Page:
Susannah Streeter, head of money and markets at Hargreaves Lansdown, expressed doubts, saying, "Labour's determination to be seen as economically credible may limit its ability to make immediate inroads into fulfilling its other central pledge of saving the NHS."

Education and Private School Fees

Labour plans to end tax breaks for private schools and charge VAT on fees to fund the recruitment of new teachers. Critics argue that this could lead to higher costs and an influx of students into the state system, potentially straining resources. Julie Robinson, chief executive of the Independent Schools Council (ISC), warned, "Independent education would be altered irrevocably without a single penny being raised for state education."

Pensions and Retirement Savings

Pensions are a contentious issue, especially the lifetime allowance, which was scrapped by the Conservatives but may be reinstated by Labour. Helen Morrissey, head of retirement analysis at Hargreaves Lansdown, noted that such policy uncertainty adds unnecessary complexity to long-term financial planning.

Labour has also promised a detailed review of the pensions and retirement savings landscape to ensure better returns for savers and to encourage investment in UK assets. This initiative aims to address current barriers pension schemes face and foster a more investment-friendly environment.

Housing Policies

• Conservative Position: The Conservatives have proposed initiatives to tackle housing shortages, affordability, and homelessness. These include building more homes and supporting first-time buyers through schemes like Help to Buy.

• Labour Position: Labour plans to increase the availability of social housing, implement rent controls to protect tenants, and reform the housing market to make homes more affordable for everyone.

Healthcare Beyond the NHS

• Conservative Position: The Conservatives emphasise innovation in healthcare, including investments in medical technology and infrastructure improvements to enhance patient care.

• Labour Position: Labour's broader health policies include expanding mental health services, improving social care, and comprehensively addressing public health issues.

Childcare and Support for Working Families

The Conservatives have extended free childcare to two-year-olds, with plans to cover younger age groups by 2025. Labour has committed to maintaining this policy if they win the election. This measure is seen as a significant relief for working parents. However, concerns about staffing and hidden costs affect its implementation.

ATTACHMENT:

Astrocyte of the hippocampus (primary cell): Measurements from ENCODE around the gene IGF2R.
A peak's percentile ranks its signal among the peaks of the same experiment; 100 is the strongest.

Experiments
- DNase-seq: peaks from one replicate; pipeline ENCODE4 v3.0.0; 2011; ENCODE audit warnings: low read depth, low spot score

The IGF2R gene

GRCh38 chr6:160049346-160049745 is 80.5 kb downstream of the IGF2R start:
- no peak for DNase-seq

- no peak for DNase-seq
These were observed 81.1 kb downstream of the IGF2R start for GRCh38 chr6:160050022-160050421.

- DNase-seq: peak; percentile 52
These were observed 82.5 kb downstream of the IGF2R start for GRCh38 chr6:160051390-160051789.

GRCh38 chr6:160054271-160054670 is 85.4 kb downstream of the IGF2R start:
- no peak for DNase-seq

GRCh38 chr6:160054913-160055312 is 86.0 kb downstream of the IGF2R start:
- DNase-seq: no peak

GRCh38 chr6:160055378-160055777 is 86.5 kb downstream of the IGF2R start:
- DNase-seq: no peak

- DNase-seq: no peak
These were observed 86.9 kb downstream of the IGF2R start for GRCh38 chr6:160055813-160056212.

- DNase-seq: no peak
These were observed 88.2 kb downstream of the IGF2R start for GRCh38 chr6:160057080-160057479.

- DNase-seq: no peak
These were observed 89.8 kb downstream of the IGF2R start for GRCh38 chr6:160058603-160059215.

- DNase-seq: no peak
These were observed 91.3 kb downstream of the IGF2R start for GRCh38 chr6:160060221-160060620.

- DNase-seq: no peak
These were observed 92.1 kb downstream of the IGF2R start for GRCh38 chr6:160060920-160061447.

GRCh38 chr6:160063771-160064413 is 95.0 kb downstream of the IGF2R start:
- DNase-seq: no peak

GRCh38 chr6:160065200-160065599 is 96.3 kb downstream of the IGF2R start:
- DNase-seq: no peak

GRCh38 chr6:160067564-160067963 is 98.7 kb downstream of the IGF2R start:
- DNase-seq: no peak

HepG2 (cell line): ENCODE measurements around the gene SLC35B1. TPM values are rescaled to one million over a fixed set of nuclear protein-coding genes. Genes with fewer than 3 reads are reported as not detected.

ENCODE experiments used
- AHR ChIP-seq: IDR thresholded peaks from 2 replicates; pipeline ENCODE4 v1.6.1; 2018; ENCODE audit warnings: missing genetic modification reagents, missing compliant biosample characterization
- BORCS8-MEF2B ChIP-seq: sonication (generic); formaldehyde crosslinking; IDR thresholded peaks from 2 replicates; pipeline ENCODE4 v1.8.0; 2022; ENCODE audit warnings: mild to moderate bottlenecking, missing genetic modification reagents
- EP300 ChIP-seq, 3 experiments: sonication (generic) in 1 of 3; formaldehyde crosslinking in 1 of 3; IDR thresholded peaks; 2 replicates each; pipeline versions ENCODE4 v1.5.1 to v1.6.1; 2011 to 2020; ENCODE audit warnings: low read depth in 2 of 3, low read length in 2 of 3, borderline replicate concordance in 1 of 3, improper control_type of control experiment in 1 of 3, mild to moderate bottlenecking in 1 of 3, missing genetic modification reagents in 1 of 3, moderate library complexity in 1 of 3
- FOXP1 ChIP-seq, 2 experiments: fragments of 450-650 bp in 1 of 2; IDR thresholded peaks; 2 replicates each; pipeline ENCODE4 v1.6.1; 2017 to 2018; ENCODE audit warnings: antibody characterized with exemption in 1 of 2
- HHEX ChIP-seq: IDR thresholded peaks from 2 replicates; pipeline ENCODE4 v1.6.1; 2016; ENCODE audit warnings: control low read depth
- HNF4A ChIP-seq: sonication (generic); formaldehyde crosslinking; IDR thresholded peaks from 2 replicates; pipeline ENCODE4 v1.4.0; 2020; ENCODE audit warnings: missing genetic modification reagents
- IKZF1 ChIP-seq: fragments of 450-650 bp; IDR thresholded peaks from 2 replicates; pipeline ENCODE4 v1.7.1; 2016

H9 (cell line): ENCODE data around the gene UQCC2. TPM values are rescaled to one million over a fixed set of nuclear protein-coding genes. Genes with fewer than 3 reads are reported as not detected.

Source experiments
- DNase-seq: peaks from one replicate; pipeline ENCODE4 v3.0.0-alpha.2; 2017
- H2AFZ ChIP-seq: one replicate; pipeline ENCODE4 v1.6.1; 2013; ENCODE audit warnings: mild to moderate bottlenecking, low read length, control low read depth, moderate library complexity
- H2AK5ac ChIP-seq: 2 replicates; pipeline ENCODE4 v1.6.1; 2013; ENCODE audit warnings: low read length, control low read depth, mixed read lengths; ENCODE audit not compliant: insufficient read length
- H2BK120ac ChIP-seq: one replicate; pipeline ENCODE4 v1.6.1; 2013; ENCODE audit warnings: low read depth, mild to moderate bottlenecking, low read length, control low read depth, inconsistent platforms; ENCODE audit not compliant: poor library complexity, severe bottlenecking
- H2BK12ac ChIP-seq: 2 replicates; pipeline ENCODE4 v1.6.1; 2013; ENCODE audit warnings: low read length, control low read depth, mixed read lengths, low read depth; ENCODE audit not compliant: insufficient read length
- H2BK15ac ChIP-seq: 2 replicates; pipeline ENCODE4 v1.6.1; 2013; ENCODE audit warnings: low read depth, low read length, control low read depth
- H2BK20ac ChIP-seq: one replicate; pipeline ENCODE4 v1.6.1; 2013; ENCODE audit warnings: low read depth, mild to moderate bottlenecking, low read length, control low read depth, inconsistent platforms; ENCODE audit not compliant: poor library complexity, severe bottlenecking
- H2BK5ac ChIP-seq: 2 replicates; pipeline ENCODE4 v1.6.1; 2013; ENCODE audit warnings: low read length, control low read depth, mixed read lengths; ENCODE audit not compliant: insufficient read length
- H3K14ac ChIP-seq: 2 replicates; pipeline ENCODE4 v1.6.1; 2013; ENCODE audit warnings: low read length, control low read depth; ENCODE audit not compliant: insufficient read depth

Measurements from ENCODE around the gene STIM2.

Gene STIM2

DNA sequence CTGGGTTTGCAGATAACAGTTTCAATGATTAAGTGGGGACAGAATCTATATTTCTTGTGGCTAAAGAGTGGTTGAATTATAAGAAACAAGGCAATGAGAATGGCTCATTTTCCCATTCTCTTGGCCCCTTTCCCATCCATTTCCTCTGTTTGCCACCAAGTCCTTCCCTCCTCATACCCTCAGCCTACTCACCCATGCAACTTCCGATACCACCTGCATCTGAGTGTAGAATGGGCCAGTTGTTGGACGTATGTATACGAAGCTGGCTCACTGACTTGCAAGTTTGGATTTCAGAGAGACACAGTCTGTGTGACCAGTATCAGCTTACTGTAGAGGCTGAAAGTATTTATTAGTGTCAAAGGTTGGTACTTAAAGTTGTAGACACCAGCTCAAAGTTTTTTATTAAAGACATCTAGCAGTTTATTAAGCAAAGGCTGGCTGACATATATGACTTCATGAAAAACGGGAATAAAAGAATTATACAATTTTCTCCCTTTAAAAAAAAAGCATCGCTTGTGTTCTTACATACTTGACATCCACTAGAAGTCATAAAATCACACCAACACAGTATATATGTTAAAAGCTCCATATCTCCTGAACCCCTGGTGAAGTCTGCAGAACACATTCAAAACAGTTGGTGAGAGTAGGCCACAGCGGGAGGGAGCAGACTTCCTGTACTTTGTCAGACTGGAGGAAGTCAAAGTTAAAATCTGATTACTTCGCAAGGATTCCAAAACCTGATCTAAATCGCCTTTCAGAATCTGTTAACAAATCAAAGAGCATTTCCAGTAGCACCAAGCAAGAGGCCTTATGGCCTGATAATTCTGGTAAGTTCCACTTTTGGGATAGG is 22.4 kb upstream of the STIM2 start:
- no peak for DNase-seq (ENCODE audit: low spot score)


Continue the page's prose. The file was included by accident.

Energy and Environmental Policies

Labour intends to set up a publicly owned clean energy company funded by a windfall tax on oil and gas companies. This initiative aims to reduce energy bills and boost energy security. The Conservatives currently have a temporary windfall tax in place, but Labour proposes increasing it to fund its green energy plans.

Rail Services and Infrastructure

Labour has pledged to renationalise almost all passenger rail services within five years, introducing automatic refunds for train delays and ensuring the best fare guarantees. This move is part of Labour's commitment to improving public infrastructure and services.

Technology and Innovation

• Conservative Position: The Conservatives are focused on supporting tech startups, improving digital infrastructure, and fostering innovation to maintain the UK's competitive edge.

• Labour Position: Labour plans to boost technological advancement, support digital transformation in businesses, and enhance data privacy regulations.

Labour Market and Employment

• Conservative Position: The Conservatives aim to reform labour laws, support small businesses, and tackle unemployment through various initiatives and support schemes.

• Labour Position: Labour is committed to enhancing workers' rights, increasing the minimum wage, and creating job opportunities through targeted investment in public and private sectors.

Brexit and Foreign Policy

• Conservative Position: The Conservatives focus on securing post-Brexit trade deals, implementing strict immigration policies, and strengthening international relations.

• Labour Position: Labour aims to re-engage with the EU, adopt a more flexible immigration policy, and promote international cooperation on various global issues.

Conclusion - The upcoming general election presents a stark choice between the Conservatives and Labour's economic and social policies. Both parties have made significant promises, and their ability to deliver on these will be crucial in shaping the UK's future.